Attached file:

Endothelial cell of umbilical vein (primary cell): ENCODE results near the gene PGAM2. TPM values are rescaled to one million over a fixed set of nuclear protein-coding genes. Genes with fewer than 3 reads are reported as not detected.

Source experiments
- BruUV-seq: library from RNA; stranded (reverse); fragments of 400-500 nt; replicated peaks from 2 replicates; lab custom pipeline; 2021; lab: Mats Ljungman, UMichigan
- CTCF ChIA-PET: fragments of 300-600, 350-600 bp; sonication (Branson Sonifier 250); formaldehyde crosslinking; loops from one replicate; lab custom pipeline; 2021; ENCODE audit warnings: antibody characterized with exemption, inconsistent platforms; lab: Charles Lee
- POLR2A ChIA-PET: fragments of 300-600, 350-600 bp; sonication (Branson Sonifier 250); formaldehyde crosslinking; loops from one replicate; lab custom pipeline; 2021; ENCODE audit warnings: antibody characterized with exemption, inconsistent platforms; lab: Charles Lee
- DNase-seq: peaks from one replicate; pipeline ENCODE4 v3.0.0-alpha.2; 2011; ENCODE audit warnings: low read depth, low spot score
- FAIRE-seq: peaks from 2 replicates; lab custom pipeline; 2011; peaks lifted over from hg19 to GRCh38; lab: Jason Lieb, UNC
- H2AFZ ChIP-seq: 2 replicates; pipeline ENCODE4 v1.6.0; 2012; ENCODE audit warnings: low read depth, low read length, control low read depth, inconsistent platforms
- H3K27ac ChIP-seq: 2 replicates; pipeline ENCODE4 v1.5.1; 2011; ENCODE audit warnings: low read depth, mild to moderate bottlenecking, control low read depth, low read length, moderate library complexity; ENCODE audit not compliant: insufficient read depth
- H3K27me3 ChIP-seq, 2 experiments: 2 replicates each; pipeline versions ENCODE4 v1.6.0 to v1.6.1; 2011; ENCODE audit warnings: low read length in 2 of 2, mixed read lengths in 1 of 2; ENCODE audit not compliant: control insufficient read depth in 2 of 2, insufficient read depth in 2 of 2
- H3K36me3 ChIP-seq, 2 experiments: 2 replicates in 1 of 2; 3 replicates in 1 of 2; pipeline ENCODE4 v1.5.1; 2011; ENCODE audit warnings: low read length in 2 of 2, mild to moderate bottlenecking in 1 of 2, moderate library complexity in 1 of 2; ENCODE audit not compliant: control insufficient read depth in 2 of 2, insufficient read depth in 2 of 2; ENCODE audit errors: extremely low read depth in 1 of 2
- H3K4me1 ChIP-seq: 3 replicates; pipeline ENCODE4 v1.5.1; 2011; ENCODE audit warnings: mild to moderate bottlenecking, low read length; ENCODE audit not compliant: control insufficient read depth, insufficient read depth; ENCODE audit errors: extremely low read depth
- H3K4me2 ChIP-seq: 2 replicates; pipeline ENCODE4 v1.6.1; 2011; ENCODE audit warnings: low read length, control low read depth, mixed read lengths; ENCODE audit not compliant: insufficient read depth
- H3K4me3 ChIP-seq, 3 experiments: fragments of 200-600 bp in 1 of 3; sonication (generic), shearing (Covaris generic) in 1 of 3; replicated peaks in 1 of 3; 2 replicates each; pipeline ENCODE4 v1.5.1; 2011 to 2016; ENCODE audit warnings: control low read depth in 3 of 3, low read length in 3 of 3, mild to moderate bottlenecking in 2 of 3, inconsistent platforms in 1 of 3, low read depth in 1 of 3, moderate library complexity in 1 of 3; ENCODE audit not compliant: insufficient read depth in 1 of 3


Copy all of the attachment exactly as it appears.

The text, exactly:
Endothelial cell of umbilical vein (primary cell): ENCODE results near the gene PGAM2. TPM values are rescaled to one million over a fixed set of nuclear protein-coding genes. Genes with fewer than 3 reads are reported as not detected.

Source experiments
- BruUV-seq: library from RNA; stranded (reverse); fragments of 400-500 nt; replicated peaks from 2 replicates; lab custom pipeline; 2021; lab: Mats Ljungman, UMichigan
- CTCF ChIA-PET: fragments of 300-600, 350-600 bp; sonication (Branson Sonifier 250); formaldehyde crosslinking; loops from one replicate; lab custom pipeline; 2021; ENCODE audit warnings: antibody characterized with exemption, inconsistent platforms; lab: Charles Lee
- POLR2A ChIA-PET: fragments of 300-600, 350-600 bp; sonication (Branson Sonifier 250); formaldehyde crosslinking; loops from one replicate; lab custom pipeline; 2021; ENCODE audit warnings: antibody characterized with exemption, inconsistent platforms; lab: Charles Lee
- DNase-seq: peaks from one replicate; pipeline ENCODE4 v3.0.0-alpha.2; 2011; ENCODE audit warnings: low read depth, low spot score
- FAIRE-seq: peaks from 2 replicates; lab custom pipeline; 2011; peaks lifted over from hg19 to GRCh38; lab: Jason Lieb, UNC
- H2AFZ ChIP-seq: 2 replicates; pipeline ENCODE4 v1.6.0; 2012; ENCODE audit warnings: low read depth, low read length, control low read depth, inconsistent platforms
- H3K27ac ChIP-seq: 2 replicates; pipeline ENCODE4 v1.5.1; 2011; ENCODE audit warnings: low read depth, mild to moderate bottlenecking, control low read depth, low read length, moderate library complexity; ENCODE audit not compliant: insufficient read depth
- H3K27me3 ChIP-seq, 2 experiments: 2 replicates each; pipeline versions ENCODE4 v1.6.0 to v1.6.1; 2011; ENCODE audit warnings: low read length in 2 of 2, mixed read lengths in 1 of 2; ENCODE audit not compliant: control insufficient read depth in 2 of 2, insufficient read depth in 2 of 2
- H3K36me3 ChIP-seq, 2 experiments: 2 replicates in 1 of 2; 3 replicates in 1 of 2; pipeline ENCODE4 v1.5.1; 2011; ENCODE audit warnings: low read length in 2 of 2, mild to moderate bottlenecking in 1 of 2, moderate library complexity in 1 of 2; ENCODE audit not compliant: control insufficient read depth in 2 of 2, insufficient read depth in 2 of 2; ENCODE audit errors: extremely low read depth in 1 of 2
- H3K4me1 ChIP-seq: 3 replicates; pipeline ENCODE4 v1.5.1; 2011; ENCODE audit warnings: mild to moderate bottlenecking, low read length; ENCODE audit not compliant: control insufficient read depth, insufficient read depth; ENCODE audit errors: extremely low read depth
- H3K4me2 ChIP-seq: 2 replicates; pipeline ENCODE4 v1.6.1; 2011; ENCODE audit warnings: low read length, control low read depth, mixed read lengths; ENCODE audit not compliant: insufficient read depth
- H3K4me3 ChIP-seq, 3 experiments: fragments of 200-600 bp in 1 of 3; sonication (generic), shearing (Covaris generic) in 1 of 3; replicated peaks in 1 of 3; 2 replicates each; pipeline ENCODE4 v1.5.1; 2011 to 2016; ENCODE audit warnings: control low read depth in 3 of 3, low read length in 3 of 3, mild to moderate bottlenecking in 2 of 3, inconsistent platforms in 1 of 3, low read depth in 1 of 3, moderate library complexity in 1 of 3; ENCODE audit not compliant: insufficient read depth in 1 of 3